The best way to ensure your tires are in the correct position is by getting professional realignment every 30,000 miles or two years. However, if you use rough roads frequently, consider getting these services at least once per year.
5. Inspect Your Entire Vehicle After an Accident
While linkages and springs are relatively durable, they may suffer damage after a car crash. Failing to repair them will then affect your car’s overall condition and driving ability. It can also lead to secondary damage and more expensive repairs.
If you were in a minor car accident, it’s advisable to get a comprehensive inspection even if no part appears broken. By taking this step, you can determine whether any part loosened or broke during the crash. You can then repair faulty ones and tighten any loose bolts.
On the other hand, if the crash impact is high, it may cause significant damage to your front suspension. In such a case, experts advise car owners to replace this section entirely. Taking this precaution enhances safety by helping you avoid using your vehicle with a bent strut or faulty control arms.
6. Change the Power Steering Fluid
Having enough power steering fluid lubricates your car and reduces the effort needed to turn wheels. If its level goes below the recommended one, you will have to support the entire steering’s weight. This issue can also strain some parts of your suspension system, like the power steering pump.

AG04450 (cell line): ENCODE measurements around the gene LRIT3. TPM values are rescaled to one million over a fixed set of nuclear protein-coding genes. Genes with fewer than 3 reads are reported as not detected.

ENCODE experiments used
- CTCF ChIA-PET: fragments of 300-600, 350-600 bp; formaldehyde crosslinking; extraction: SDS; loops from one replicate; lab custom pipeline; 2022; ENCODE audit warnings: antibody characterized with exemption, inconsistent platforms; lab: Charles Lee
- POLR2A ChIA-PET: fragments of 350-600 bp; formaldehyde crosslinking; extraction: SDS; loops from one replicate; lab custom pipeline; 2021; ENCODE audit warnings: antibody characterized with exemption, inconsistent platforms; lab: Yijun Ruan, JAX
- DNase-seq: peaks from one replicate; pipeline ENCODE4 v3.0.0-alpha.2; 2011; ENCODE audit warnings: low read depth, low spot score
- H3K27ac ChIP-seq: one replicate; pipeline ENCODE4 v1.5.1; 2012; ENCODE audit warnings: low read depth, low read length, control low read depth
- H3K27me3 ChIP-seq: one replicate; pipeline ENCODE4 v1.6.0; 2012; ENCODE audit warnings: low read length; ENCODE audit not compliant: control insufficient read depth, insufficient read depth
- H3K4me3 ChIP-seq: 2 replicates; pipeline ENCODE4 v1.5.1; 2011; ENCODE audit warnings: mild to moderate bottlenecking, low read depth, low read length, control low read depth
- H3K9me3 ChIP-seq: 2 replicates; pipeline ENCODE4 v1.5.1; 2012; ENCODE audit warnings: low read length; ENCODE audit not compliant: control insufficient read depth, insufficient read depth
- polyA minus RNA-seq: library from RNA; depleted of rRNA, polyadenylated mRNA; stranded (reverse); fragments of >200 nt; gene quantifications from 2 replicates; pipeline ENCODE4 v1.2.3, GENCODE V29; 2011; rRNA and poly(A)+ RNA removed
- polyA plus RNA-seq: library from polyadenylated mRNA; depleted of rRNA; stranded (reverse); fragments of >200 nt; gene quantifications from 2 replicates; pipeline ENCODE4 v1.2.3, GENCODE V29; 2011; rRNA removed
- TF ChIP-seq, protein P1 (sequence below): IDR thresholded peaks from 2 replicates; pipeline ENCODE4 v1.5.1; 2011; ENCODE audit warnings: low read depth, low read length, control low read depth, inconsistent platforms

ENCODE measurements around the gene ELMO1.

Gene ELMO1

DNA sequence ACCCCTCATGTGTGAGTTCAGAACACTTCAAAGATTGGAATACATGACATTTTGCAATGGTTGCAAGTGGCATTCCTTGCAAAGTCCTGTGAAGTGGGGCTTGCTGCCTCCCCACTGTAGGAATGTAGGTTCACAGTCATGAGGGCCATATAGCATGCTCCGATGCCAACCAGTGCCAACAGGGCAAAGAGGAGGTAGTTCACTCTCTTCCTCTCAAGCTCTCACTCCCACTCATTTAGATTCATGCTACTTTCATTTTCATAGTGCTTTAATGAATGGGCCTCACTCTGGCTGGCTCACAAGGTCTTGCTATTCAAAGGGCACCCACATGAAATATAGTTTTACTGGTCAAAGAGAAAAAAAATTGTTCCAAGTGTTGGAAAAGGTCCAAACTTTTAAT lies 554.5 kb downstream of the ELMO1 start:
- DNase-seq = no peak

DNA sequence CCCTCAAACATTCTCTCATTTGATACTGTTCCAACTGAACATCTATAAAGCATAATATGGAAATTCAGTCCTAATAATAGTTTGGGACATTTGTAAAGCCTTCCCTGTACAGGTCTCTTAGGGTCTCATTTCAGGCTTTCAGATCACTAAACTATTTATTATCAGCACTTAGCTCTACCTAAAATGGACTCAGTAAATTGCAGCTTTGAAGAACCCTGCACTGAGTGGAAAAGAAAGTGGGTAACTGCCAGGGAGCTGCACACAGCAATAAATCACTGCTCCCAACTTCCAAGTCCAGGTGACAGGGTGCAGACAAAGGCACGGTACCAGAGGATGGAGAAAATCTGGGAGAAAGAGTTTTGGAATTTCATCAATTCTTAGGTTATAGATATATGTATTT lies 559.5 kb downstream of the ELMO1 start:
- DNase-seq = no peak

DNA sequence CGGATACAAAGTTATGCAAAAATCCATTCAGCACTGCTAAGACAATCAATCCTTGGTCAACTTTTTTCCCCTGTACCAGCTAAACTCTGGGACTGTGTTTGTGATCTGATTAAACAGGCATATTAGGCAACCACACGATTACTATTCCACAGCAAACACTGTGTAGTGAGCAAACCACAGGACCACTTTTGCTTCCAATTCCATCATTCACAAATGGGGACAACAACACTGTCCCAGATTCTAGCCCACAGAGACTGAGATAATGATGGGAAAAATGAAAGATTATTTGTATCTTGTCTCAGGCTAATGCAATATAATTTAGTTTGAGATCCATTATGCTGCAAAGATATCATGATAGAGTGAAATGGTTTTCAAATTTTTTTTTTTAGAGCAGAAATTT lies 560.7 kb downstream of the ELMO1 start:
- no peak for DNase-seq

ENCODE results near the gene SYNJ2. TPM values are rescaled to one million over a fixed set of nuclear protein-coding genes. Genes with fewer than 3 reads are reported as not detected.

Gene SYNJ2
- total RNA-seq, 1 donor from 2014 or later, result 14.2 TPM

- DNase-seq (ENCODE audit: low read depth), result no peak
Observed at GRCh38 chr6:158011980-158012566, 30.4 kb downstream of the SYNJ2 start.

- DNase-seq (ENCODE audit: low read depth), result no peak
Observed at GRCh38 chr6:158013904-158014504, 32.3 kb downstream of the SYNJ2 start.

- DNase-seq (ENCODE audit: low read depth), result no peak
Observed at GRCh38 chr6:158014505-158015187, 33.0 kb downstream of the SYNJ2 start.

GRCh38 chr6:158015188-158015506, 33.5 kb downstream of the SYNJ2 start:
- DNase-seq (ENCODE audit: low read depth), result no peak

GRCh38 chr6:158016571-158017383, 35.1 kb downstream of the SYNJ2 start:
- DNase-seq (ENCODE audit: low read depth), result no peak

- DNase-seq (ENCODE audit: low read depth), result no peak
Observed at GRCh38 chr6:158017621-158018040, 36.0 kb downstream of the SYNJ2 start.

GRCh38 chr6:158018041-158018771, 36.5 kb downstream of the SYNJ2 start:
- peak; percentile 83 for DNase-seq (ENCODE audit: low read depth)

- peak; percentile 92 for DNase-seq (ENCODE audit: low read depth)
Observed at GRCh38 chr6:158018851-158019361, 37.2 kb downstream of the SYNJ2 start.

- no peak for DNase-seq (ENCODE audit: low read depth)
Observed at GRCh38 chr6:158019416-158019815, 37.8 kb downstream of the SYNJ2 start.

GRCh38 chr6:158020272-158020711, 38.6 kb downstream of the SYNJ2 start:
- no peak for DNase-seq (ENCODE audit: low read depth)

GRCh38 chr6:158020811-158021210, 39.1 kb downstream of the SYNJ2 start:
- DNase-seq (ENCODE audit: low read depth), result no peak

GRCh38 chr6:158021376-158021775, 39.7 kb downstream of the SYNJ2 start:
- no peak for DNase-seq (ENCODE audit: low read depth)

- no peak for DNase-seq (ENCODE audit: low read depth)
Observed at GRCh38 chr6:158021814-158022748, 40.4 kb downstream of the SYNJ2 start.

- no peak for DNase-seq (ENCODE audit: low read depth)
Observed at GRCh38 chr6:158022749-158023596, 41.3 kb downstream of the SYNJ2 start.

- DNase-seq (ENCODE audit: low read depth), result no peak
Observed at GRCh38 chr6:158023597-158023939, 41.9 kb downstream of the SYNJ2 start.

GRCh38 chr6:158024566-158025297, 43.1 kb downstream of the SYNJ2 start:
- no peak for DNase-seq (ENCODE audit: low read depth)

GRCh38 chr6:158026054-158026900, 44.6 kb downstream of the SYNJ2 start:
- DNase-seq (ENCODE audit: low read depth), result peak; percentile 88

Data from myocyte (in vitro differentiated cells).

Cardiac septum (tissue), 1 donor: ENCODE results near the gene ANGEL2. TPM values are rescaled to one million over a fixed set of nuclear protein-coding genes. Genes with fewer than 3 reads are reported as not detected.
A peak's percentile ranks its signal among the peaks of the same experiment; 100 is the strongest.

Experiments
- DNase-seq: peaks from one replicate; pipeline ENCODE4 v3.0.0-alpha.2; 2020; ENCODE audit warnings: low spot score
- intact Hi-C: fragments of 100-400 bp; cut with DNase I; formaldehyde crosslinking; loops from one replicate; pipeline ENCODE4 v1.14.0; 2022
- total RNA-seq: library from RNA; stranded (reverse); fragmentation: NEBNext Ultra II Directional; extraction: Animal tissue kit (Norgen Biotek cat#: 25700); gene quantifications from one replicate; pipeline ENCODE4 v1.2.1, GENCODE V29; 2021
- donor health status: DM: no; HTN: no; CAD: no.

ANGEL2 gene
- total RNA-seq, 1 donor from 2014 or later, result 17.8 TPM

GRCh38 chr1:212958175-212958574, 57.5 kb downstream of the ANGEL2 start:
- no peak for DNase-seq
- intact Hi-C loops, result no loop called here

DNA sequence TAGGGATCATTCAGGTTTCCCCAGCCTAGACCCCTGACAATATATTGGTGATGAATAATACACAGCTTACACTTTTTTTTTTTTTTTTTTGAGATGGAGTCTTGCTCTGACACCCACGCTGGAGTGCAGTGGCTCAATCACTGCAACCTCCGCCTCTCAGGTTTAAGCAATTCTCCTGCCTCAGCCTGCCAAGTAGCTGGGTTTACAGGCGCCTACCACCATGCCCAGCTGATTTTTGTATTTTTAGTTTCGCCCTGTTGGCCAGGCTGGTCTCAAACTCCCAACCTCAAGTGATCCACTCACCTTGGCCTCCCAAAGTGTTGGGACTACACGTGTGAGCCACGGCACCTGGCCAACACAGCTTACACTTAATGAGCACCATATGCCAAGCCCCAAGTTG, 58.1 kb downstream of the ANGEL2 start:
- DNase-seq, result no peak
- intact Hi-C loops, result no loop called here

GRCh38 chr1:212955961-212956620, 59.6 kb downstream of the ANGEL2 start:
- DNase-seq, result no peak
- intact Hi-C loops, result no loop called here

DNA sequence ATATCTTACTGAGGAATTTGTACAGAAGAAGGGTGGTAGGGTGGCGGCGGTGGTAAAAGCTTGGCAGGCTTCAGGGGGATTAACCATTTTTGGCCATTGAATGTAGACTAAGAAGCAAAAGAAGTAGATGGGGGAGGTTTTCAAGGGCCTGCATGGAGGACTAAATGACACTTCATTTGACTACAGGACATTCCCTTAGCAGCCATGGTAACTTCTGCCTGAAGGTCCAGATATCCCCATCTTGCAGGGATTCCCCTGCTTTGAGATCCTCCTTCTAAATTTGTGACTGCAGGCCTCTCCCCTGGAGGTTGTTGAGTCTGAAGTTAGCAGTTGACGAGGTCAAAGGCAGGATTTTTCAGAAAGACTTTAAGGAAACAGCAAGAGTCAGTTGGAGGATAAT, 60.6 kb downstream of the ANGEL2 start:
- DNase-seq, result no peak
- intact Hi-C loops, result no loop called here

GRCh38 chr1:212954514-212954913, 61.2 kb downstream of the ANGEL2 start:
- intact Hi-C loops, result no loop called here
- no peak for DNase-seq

Ensure smooth vehicle operation and lubrication by inspecting cylinders frequently. If you notice that your power steering fluid is dirty, empty the reservoir and flush it before replacing it with a new package.
Taking this step will suppress foaming and reduce corrosion in the steering pump and power gear. In return, you will be able to navigate your vehicle with less effort and ensure your suspension system works optimally.
Protect Your Car Suspension System
Maintaining your car suspension system will help it function better and prevent damage to specific components. It also gives you better control of your car, improving safety and efficiency.